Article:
New in The Book Club: Essentialism

 
 

 

I hope you enjoyed reading “Manage Your Day to Day” from 99U. I love learning about the strategies other successful artists have used to get past the challenges of running a creative business. “Manage Your Day to Day” offered a great overview of how we can create a daily routine that enables us to be creative and productive. Many of the artists featured in “Manage Your Day to Day” talked about making time for your best, most significant work, but didn’t offer much advice about how to determine what that work is.

Our next book, “Essentialism” by Greg McKeown, will do just that. “Essentialism” is a deep dive into how to determine where you should spend your time and strategies for eliminating the rest. 

Today I will discuss Chapter 1: The Essentialist
Next week I will cover Sections 1 & 2
The week after, I will cover Sections 3 & 4


Chapter 1: The Essentialist

In an effort to be a good employee or business owner do you find yourself saying “yes” to everything that comes your way? Do you spend the day rushing from meeting to meeting, trying to please everyone and get everything done? Has your work become unsatisfying, frustrating, or exhausting?

So many of us have the mindset that we need to say “yes” to every opportunity that comes our way; that being successful means taking on more and more responsibility and finding a way to manage it all. In an effort to do it all, we sacrifice time with our families, sleep, and our long term goals. It doesn’t need to be this way. 

The way of the essentialist means embracing the mantra: “less but better.” By focusing on a select few things, we are able to have the most impact. Essentialism means deliberately distinguishing the vital few from the trivial many. 

“Essentialism is not about how to get more things done; it is about how to get the right things done."


The Paradox of Success

In our society we are often rewarded for saying “yes” to everything that comes our way. Over time, by saying “yes" to everything, we can no longer figure out the one area of our work where we can make the highest contribution.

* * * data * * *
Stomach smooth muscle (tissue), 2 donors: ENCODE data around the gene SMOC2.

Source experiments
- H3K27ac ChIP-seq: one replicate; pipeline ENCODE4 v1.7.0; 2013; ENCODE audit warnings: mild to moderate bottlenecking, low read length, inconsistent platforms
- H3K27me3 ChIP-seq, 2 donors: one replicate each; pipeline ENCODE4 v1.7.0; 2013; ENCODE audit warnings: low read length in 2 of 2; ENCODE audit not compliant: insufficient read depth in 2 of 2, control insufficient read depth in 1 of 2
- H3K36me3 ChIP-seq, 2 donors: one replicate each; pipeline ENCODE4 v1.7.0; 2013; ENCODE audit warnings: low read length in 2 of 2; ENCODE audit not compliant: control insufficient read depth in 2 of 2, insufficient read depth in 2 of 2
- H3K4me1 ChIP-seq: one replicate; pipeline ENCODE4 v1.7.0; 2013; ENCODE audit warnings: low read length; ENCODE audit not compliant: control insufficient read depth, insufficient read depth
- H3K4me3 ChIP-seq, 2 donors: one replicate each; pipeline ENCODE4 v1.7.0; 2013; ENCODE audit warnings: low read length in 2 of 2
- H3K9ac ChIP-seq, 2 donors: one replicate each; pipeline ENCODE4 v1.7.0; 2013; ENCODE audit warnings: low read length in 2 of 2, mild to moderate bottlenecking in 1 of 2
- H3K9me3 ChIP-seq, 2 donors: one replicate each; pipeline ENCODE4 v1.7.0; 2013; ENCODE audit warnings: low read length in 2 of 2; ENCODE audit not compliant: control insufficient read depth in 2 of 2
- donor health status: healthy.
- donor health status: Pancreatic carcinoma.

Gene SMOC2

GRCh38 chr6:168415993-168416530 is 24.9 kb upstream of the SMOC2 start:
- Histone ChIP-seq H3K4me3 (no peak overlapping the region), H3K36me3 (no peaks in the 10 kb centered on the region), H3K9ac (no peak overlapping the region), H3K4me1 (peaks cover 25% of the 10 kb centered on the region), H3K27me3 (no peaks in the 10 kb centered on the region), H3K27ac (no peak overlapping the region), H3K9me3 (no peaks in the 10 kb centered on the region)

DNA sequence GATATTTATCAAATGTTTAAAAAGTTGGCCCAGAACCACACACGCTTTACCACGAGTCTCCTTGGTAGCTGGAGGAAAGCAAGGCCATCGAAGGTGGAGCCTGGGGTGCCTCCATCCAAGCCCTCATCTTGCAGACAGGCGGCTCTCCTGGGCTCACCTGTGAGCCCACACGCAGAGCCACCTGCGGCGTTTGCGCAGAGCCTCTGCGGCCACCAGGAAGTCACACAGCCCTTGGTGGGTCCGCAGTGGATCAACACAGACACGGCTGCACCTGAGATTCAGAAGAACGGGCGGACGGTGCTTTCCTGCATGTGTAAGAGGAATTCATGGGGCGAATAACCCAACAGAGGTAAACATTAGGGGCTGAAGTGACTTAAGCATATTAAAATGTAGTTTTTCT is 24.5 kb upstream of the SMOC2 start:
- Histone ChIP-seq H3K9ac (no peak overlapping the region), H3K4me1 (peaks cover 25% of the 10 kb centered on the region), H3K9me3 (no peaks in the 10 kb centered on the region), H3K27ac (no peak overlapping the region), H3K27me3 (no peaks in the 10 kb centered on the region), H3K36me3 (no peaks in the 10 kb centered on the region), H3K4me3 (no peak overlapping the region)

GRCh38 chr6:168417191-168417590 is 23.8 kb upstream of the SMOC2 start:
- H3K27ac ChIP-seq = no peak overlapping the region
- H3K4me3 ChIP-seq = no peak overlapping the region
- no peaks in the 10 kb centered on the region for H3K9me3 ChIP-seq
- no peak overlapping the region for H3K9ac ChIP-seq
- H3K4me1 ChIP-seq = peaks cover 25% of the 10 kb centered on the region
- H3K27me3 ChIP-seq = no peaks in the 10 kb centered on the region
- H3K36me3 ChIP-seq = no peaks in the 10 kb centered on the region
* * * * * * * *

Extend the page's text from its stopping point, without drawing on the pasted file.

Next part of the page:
This is called the “paradox of success” and it has 4 phases:

  1. We have clarity of purpose and it enables us to succeed at our endeavor.
  2. When we have success, we gain a reputation as a "go to" person. We are always there when you need us, and are presented with increased options and opportunities.
  3. When we have increased options and opportunities we have greater demands on our time and energy. This leads to diffused efforts and we get spread thinner and thinner.
  4. We become distracted from what would otherwise have been our highest level of contribution. The effect of our success has been to undermine the very clarity that led to our success in the first place! 

This means that success can distract us from focusing on the things that produced our success in the fist place. By learning how to sift through the noise and focus on the things that we are truly good at, we can achieve lasting and sustainable success. 


Questions

  • Are you currently a non-essentialist?
  • Have you ever faced the “paradox of success”?
  • Look at your daily schedule, are you devoting time to the things that you are uniquely good at?
  • Do you spend the majority of your day focused on other people’s priorities?


Action Steps

  • Brainstorm about the areas of your work and life where you have the most impact. What are the aspects of your work that you do better than anyone else? What are the things that you are most passionate about? 
     

 
 

Patricia O'Connor

Patricia & Co. Design, San Francisco, CA 94109